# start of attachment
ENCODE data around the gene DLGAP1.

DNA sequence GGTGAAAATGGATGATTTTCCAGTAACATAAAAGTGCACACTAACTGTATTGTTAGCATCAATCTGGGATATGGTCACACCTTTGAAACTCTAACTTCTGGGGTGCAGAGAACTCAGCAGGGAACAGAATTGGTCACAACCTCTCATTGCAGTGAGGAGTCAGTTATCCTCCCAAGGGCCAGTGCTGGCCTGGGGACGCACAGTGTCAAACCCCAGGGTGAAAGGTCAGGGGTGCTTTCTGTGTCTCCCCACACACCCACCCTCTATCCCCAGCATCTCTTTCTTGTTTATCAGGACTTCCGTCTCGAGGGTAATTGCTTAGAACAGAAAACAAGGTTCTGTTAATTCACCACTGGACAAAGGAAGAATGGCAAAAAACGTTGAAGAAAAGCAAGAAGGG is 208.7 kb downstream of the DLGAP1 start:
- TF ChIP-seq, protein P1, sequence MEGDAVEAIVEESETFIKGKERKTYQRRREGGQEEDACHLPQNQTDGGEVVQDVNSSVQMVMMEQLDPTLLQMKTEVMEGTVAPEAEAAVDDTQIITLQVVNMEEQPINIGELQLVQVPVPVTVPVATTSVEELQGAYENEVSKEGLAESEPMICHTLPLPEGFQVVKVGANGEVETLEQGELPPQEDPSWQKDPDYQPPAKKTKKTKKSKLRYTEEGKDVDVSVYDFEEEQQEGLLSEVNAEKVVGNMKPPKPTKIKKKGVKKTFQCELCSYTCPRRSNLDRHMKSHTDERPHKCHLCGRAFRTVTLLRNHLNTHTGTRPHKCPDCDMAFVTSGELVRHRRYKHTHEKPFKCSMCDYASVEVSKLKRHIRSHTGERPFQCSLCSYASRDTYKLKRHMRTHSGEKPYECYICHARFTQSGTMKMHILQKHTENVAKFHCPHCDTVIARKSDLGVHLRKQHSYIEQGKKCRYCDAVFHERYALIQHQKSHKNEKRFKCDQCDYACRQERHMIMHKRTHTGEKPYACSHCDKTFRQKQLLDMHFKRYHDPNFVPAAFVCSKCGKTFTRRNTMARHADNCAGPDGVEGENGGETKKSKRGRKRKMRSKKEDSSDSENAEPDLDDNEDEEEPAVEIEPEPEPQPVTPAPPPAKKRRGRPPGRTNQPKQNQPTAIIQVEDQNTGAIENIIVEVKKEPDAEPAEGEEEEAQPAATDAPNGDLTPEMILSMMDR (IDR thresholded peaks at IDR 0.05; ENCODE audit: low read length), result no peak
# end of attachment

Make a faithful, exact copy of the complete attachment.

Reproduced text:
ENCODE data around the gene DLGAP1.

DNA sequence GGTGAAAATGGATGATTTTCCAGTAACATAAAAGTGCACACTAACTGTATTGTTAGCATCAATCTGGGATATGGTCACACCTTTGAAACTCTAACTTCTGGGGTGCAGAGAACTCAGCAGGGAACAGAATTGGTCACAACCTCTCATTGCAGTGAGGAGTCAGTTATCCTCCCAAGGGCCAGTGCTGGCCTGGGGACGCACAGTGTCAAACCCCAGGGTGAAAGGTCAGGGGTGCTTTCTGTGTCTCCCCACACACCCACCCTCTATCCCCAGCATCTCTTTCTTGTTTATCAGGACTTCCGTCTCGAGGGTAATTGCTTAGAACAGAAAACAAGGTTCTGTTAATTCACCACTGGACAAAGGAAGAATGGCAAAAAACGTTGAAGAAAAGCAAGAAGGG is 208.7 kb downstream of the DLGAP1 start:
- TF ChIP-seq, protein P1, sequence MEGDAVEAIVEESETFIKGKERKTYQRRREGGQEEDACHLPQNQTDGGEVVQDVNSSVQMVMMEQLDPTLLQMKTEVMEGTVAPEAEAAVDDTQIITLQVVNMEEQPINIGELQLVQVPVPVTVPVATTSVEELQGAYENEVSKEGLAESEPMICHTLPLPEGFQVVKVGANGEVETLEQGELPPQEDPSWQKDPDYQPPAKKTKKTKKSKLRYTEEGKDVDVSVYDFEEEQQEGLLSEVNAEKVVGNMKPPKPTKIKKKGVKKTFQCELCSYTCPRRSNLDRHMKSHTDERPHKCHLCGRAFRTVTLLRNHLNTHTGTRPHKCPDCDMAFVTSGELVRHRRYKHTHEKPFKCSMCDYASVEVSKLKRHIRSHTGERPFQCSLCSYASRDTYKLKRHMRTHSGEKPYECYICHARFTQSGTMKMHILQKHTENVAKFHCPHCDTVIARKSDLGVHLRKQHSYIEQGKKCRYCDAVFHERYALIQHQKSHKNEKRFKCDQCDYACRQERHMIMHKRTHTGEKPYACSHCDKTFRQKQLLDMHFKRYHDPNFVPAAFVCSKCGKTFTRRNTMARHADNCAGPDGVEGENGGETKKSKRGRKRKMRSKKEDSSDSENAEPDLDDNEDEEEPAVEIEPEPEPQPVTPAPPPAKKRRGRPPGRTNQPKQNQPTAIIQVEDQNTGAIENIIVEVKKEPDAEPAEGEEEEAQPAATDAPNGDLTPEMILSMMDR (IDR thresholded peaks at IDR 0.05; ENCODE audit: low read length), result no peak